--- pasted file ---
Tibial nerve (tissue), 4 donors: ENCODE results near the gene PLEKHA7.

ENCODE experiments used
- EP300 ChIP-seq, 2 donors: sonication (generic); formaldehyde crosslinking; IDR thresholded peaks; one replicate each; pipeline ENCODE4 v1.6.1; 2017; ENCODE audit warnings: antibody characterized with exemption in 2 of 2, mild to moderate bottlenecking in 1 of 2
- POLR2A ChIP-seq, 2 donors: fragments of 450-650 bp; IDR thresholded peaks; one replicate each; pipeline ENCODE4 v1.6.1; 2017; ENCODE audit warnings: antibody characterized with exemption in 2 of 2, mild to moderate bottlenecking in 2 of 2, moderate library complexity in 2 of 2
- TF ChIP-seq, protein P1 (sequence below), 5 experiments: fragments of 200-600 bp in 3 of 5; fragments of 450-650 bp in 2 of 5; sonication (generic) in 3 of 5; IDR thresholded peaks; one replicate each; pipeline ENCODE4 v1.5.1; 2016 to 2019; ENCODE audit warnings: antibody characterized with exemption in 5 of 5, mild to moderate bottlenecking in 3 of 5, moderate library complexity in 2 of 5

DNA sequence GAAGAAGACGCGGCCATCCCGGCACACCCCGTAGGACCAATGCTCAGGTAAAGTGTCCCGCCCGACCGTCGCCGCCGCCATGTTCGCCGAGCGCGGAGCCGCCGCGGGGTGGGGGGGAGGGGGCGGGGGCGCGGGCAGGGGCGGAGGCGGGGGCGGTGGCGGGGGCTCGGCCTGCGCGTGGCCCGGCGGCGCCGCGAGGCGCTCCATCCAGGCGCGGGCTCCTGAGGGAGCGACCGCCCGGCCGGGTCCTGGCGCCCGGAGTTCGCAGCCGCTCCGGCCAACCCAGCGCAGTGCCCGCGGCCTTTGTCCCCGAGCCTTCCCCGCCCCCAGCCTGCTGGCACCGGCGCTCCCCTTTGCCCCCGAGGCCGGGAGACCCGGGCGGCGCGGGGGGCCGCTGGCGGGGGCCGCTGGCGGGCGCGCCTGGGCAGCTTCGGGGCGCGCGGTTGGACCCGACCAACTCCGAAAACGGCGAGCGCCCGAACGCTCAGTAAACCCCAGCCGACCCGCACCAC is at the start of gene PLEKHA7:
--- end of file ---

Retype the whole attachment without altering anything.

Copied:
Tibial nerve (tissue), 4 donors: ENCODE results near the gene PLEKHA7.

ENCODE experiments used
- EP300 ChIP-seq, 2 donors: sonication (generic); formaldehyde crosslinking; IDR thresholded peaks; one replicate each; pipeline ENCODE4 v1.6.1; 2017; ENCODE audit warnings: antibody characterized with exemption in 2 of 2, mild to moderate bottlenecking in 1 of 2
- POLR2A ChIP-seq, 2 donors: fragments of 450-650 bp; IDR thresholded peaks; one replicate each; pipeline ENCODE4 v1.6.1; 2017; ENCODE audit warnings: antibody characterized with exemption in 2 of 2, mild to moderate bottlenecking in 2 of 2, moderate library complexity in 2 of 2
- TF ChIP-seq, protein P1 (sequence below), 5 experiments: fragments of 200-600 bp in 3 of 5; fragments of 450-650 bp in 2 of 5; sonication (generic) in 3 of 5; IDR thresholded peaks; one replicate each; pipeline ENCODE4 v1.5.1; 2016 to 2019; ENCODE audit warnings: antibody characterized with exemption in 5 of 5, mild to moderate bottlenecking in 3 of 5, moderate library complexity in 2 of 5

DNA sequence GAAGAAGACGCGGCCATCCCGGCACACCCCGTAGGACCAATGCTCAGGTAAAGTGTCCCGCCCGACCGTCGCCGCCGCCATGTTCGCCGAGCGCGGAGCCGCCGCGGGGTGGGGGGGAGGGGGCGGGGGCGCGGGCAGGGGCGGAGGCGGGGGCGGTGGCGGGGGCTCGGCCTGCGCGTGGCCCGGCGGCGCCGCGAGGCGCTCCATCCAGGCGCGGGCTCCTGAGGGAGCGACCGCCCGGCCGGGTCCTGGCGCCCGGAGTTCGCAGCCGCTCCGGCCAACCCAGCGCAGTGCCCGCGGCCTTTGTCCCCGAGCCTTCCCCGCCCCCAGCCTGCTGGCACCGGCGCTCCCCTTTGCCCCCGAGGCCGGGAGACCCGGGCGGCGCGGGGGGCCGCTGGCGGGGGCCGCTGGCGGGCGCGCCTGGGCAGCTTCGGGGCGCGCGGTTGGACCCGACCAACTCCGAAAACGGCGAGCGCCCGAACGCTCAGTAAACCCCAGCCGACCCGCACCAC is at the start of gene PLEKHA7: